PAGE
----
8:35 a.m. Statistics Canada says the pace of job growth slowed in October as the economy added 84,000 jobs in the month compared with 378,000 in September.

The unemployment rate was 8.9 per cent compared with 9.0 per cent in September.

The average economist estimate was for a gain of 100,000 jobs in October and an unemployment rate of 8.8 per cent, according to financial data firm Refinitiv.

8:04 a.m. Overseas travellers should be quarantined in hotels guarded by police, an inquiry into an Australian city’s bungled quarantine program reported on Friday.

The Victoria state government’s decision to use private security firms instead of police and the military to enforce quarantines in Melbourne hotels has been widely blamed for lax infection controls that led to Australia’s worst virus resurgence in its second-largest city.

An inquiry into that quarantine program recommended in an interim report “a 24/7 police presence on-site at each quarantine facility.”

The government closed Melbourne Airport to international arrivals in July before commissioning retired judge Jennifer Coate to investigate what went wrong in hotel quarantine, which has been blamed for virtually all COVID-19 community transmission in Victoria.

Coate will deliver her final report and findings, including who made the decisions to hire private security and rebuff the military’s offer of help, by Dec. 21.

8:02 a.m. The top two divisions in Czech soccer will be allowed to restart after a month break caused by the coronavirus pandemic.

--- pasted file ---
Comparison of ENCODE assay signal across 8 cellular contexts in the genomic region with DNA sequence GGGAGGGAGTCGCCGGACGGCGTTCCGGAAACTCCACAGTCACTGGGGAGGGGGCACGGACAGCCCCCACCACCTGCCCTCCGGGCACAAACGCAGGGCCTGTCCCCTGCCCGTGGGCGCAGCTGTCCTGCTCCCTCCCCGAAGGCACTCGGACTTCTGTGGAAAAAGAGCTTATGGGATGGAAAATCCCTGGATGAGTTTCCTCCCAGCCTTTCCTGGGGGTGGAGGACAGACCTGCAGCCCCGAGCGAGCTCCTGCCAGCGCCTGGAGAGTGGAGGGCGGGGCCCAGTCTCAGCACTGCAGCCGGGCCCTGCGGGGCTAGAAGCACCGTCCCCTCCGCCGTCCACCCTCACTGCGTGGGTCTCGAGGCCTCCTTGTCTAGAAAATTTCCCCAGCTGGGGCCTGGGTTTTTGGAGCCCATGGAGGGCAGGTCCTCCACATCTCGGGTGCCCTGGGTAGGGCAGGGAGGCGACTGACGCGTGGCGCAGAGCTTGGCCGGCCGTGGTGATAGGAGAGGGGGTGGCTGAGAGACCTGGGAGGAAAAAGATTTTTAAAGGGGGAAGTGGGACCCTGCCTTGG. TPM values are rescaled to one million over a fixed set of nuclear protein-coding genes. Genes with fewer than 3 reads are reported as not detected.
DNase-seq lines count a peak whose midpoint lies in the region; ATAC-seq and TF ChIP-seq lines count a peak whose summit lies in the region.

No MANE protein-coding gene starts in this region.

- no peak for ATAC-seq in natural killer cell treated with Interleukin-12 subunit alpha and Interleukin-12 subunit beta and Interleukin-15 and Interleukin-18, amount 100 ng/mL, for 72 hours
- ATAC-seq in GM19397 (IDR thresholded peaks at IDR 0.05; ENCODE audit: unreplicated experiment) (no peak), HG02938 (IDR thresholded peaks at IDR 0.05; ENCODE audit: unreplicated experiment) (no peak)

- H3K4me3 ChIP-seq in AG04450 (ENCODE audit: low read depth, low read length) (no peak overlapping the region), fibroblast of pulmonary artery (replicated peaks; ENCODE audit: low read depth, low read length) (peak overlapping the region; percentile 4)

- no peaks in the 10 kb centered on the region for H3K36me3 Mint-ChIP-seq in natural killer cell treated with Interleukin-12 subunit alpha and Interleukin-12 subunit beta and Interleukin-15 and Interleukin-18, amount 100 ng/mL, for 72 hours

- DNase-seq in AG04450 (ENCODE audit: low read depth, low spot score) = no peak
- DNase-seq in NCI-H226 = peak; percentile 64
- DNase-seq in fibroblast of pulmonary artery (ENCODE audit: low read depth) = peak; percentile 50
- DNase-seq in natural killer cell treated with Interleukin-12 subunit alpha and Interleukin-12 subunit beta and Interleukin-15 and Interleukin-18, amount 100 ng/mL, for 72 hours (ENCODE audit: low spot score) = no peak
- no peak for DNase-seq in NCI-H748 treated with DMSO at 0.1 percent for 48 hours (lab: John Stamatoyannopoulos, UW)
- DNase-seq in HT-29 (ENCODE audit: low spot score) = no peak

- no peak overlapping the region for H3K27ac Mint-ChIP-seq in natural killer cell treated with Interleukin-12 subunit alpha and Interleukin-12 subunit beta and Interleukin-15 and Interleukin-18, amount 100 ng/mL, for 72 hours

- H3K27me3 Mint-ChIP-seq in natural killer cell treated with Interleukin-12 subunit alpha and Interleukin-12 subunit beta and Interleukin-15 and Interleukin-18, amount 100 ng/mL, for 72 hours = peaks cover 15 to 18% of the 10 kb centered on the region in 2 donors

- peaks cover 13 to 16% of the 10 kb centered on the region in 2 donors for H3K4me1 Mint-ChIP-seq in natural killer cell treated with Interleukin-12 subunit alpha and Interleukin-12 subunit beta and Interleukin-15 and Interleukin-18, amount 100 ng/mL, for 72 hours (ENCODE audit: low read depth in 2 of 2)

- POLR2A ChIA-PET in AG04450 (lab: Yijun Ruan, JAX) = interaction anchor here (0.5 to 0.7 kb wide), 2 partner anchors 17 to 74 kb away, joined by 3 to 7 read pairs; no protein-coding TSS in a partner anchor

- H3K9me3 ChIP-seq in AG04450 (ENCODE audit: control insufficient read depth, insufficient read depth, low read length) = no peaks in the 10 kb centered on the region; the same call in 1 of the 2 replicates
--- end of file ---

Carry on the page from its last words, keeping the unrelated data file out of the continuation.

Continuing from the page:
Sports competitions were stopped in the Czech Republic on Oct. 12 amid a record surge in virus infections.

The government has agreed to allow exceptions under strict conditions. Soccer will be the first to resume. The games will be played in empty stadiums.

The top division says all players and staff will have to undergo virus tests between games. The league will restart with a match between Jablonec and Brno on Friday.

Czech clubs Sparta Prague, Slavia Prague and Liberec were allowed to play in the Europa League despite the ban on games in the country. They all currently have several players who have tested positive for the coronavirus.

7:16 a.m. The University of Maryland’s College Park campus will transition to mostly online courses after the school’s Thanksgiving break due to concerns about rising COVID-19 cases.

The school’s President, Darryll Pines, said Thursday in a letter to the university community that students who plan to travel from campus for the holiday should plan to remain away until the end of the semester. Students who choose to remain in residence halls for Thanksgiving may stay until the end of the semester.

“Like many of you, I wish for a return to normalcy for our university, including the full resumption of in-person classes and extracurricular activities. Yet this virus continues to demand vigilance, patience and perseverance,” Pines said. “I believe the actions outlined above are prudent, data-driven, and in the best interests of our university community.”

The school will also be providing campus-wide COVID-19 testing the week prior to Thanksgiving break.

6:20 a.m.: Slovenian police say they have detained 10 people following violent protests in the capital Ljubljana against lockdown measures designed to curb the spread of the new coronavirus.

Several hundred angry protesters on Thursday threw bottles, flares and rocks at the police who used tear gas and water cannon to disperse them in a rare riot in what in the usually calm Alpine nation.